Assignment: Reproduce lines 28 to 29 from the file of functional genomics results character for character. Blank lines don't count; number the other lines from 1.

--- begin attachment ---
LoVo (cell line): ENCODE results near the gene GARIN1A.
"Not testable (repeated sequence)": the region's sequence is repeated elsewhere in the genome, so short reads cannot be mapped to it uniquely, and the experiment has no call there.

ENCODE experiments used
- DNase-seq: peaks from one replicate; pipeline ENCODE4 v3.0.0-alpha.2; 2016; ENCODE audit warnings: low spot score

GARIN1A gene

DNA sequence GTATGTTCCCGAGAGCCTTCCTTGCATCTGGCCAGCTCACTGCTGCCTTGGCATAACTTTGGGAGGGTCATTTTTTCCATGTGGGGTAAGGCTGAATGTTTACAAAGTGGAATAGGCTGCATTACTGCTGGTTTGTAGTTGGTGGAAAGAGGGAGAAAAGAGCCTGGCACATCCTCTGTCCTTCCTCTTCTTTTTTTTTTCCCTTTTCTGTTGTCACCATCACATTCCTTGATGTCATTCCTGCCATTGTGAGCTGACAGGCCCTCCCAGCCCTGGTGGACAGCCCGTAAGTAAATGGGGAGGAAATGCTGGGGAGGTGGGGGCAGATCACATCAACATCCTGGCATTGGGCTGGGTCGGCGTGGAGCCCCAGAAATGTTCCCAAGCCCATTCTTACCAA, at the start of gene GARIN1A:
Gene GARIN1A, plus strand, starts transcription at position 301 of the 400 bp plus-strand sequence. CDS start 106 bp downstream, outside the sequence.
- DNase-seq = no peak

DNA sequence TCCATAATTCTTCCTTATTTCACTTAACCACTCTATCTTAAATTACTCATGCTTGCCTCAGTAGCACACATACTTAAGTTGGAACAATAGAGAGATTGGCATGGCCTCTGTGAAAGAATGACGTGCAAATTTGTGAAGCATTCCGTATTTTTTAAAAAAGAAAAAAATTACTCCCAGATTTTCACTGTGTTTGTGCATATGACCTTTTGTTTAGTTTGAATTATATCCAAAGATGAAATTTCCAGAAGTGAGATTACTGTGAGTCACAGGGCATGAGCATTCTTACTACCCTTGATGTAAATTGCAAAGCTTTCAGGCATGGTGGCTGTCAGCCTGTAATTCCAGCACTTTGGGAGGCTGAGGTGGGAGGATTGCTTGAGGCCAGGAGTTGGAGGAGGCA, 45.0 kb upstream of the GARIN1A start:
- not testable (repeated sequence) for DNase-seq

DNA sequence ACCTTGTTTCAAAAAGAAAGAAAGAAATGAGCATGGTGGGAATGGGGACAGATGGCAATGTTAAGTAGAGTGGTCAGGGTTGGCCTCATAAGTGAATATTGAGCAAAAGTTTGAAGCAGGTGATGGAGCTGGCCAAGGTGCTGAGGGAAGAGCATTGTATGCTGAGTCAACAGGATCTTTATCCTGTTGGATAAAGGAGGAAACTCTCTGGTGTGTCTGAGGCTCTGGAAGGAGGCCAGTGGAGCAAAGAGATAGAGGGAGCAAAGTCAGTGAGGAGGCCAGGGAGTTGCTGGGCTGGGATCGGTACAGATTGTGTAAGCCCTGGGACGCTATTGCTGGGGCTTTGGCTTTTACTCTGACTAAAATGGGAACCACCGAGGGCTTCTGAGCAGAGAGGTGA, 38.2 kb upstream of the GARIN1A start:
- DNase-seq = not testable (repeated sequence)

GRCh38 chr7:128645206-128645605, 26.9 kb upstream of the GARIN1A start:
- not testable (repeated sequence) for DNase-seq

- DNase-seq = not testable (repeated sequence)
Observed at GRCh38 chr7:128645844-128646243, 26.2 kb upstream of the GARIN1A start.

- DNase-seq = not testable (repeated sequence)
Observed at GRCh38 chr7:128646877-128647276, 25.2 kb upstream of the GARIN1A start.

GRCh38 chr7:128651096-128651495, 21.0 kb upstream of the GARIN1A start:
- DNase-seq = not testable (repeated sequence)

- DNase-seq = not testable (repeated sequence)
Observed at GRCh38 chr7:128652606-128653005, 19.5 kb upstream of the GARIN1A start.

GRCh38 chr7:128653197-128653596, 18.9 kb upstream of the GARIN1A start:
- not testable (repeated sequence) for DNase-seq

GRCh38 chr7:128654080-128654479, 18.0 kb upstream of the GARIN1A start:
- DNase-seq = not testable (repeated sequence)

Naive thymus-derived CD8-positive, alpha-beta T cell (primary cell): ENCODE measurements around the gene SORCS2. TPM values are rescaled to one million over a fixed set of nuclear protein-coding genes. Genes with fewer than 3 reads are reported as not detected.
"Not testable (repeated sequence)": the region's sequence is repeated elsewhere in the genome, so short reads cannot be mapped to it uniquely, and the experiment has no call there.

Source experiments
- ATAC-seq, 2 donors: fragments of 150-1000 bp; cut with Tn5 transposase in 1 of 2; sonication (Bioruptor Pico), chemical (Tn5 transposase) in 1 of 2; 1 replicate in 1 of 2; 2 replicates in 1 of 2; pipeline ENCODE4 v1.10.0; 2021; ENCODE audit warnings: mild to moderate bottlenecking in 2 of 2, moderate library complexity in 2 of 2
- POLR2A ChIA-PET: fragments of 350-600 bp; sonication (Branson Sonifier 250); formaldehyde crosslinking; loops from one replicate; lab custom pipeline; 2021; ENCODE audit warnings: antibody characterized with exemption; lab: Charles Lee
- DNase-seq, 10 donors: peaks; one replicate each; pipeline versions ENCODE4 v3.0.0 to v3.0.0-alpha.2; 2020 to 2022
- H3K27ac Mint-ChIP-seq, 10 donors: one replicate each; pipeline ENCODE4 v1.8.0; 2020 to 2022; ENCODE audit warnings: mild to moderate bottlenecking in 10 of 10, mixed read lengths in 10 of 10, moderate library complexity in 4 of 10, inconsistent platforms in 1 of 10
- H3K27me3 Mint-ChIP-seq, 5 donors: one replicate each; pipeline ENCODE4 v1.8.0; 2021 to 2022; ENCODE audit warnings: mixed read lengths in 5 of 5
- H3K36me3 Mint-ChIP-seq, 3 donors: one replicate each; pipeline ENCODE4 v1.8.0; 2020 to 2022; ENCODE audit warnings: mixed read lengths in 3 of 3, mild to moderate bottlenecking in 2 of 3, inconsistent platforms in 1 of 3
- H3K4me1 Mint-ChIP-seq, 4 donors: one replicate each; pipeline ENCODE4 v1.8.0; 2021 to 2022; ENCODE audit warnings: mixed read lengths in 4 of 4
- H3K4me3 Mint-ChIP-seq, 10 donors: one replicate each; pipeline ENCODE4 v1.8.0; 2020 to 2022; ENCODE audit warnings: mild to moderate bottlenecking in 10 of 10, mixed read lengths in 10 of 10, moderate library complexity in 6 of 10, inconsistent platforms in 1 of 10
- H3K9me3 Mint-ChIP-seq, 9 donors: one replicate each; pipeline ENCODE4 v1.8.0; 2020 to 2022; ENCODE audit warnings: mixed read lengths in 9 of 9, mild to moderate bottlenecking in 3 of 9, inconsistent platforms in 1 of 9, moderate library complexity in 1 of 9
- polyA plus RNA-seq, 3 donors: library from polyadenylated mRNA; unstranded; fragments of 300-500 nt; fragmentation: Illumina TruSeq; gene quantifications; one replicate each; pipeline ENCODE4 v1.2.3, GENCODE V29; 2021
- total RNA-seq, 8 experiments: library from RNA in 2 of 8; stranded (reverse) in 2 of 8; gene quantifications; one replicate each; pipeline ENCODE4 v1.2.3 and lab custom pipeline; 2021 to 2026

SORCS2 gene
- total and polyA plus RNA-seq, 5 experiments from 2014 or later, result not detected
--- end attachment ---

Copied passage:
"Not testable (repeated sequence)": the region's sequence is repeated elsewhere in the genome, so short reads cannot be mapped to it uniquely, and the experiment has no call there.

Source experiments